Burbach was given his first serious chance to make the Yankees during spring training in 1969. Once considered a lock for the pitching staff, he had to outduel fellow rookie John Cumberland for the spot. Burbach won the spot and made his Yankee Stadium debut in an exhibition game with the San Francisco Giants. The first batter he had to face was Willie Mays, who got a long ovation from the New York crowd. “I was nervous anyway and here I was pitching against Mays,” Burbach later related. “After a couple of minutes they began to sit down and Mays finally gets into the batters box and I look down and get my sign from the catcher. I wound up and on my first pitch I plunked Mays right in the side. That was a little embarrassing.”
Burbach made his first major-league start against Detroit on April 11. He got a no-decision after allowing 1 earned run over 6 innings. He faced the Tigers again on April 20 and threw a 5-hit shutout, picking up a 2-0 win. He walked 2 and struck out 7 and even kicked off the scoring in the third inning with a single against Detroit’s Denny McClain. He advanced to third base on a hit-and-run single by Horace Clarke and scored on a force play by Jerry Kenney.
Burbach said he didn’t mind having to face the defending world champion Tigers in his first two starts. “With their hitters, I wasn’t too worried about whether they would hit me. After all, when you face the best, no one expects you to stop them completely.” Still, he allowed just 10 hits and 2 runs (1 earned) over 15 innings against them. The rest of his season was a little more uneven. He completed 2 of his 24 starts and frequently was knocked out of the game within the first four innings of a game. After a couple of early exits in August, Burbach was moved to the bullpen for the rest of the season. He appeared in a total of 31 games, with a 6-8 record and 3.65 ERA. Opposing batters hit .219 against him, but he walked 102 batters in 140-2/3 innings and struck out 82.
After the 1969 season, Burbach elected to play winter ball for San Juan in Puerto Rico instead of attending the University of Iowa. He threw the first no-hitter in Hi Bithorn Stadium that winter, against Ponce. He returned to the Yankees starting rotation to start the 1970 season, but he dropped his first two decisions to Boston and Baltimore, respectively. Washington knocked him out of his next start in the third inning. After starting the game with six straight ground ball outs, the Senators knocked him around for 5 runs, with a 3-run homer by Frank Howard being the big blow. His next start was May 3 against Milwaukee. After allowing 3 runs in the second inning, he walked Russ Snyder to lead off the top of the third inning and then hit Danny Walton. He was taken out of the game, and both runners later scored. He was sent to Syracuse with an 0-2 record and 10.26 ERA.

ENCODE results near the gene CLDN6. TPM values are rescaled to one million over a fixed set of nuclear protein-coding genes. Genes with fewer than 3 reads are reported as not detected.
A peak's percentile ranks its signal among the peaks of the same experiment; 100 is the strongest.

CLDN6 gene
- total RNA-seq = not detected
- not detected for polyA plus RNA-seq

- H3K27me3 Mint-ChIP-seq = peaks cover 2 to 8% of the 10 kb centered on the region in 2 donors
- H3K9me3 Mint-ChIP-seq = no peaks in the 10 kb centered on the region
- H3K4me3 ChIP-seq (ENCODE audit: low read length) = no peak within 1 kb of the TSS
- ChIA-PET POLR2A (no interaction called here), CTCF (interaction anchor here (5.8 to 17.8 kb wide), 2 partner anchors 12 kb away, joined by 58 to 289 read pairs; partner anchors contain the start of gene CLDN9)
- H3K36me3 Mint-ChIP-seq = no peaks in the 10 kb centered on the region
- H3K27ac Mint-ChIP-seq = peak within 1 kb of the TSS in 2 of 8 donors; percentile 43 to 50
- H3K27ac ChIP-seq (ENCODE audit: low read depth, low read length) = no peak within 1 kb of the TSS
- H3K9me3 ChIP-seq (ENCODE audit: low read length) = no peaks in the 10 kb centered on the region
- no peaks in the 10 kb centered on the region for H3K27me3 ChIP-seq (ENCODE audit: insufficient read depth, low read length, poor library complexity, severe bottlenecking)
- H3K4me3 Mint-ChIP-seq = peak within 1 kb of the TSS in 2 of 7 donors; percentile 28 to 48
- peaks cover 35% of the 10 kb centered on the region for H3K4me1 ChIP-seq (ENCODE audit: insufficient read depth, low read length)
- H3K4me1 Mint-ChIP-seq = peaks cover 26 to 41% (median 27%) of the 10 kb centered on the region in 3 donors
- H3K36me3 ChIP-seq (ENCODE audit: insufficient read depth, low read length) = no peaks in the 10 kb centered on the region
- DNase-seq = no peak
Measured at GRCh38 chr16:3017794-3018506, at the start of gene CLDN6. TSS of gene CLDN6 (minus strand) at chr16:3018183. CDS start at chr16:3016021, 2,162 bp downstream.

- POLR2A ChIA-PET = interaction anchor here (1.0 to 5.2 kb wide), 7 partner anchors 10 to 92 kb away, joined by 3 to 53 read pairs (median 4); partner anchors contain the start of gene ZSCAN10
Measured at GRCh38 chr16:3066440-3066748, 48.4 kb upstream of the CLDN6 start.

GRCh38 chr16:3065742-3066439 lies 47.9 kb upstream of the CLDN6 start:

Burbach’s final games in the majors came at the start of the 1971 season. Working out of the bullpen, he allowed 3 runs (1 earned) in 2-1/3 innings against Baltimore on April 18. He then was brought into the 11th inning against Minnesota on April 24, with the game tied at 8. He walked Cesar Tovar and committed a throwing error on a sacrifice bunt from Rod Carew, putting runners on second and third base. He intentionally walked Tony Oliva, and then Harmon Killebrew broke the tie with a 2-run single. Rick Renick added another run on a sacrifice fly before Burbach got out of the inning. He was charged with the loss. About a month later, the Yankees traded Burbach to Baltimore for pitcher Jim Hardin. Baltimore assigned Burbach to Triple-A Rochester, and he had a 7-2 record as a swingman, albeit with a 4.84 ERA. In February of 1972, Baltimore traded him to Detroit for second baseman John Donaldson. He quit the Tigers in the spring when he was told that the Tigers wanted to go with younger pitchers (Burbach was 24 at the time), but he reconsidered in June, signing a minor-league deal with Minnesota. He pitched in 33 games as a reliever for their Triple-A team in Tacoma, with a 2-1 record, 1 save and a 4.50 ERA. He tried out with St. Louis in 1973 but decided to call it quits for good, at the age of 25.
Over parts of 3 seasons, Burbach had a 6-11 record and a 4.48 ERA in 37 games, including 28 starts. He completed 2 games and had the one shutout. In 160-2/3 innings, he struck out 95 batters and walked 116, for a WHIP of 1.600. Burbach also had a 38-54 record and 3.69 ERA in 7 minor-league seasons.
“I got out of baseball because I saw too many guys still playing ‘AAA’ ball when they were well into their 30s, so I thought I’d better get out and find something better to do,” Burbach said in a 1976 interview. He retired to Johnson City with his family. He got a degree in secondary education from East Tennessee State University but ended up working in sales for Lubrication Engineering, an industrial lubricants firm in Fort Worth, Texas. He later retired from Buffalo Valley Golf Course. He and his late wife Wanda, whom he married in 1985, were avid golfers and frequently played in tournaments together. Burbach was also preceded in death by his daughter Stephanie. He is survived by his son, Zane Vance, and extended family.
Source: Johnson City Press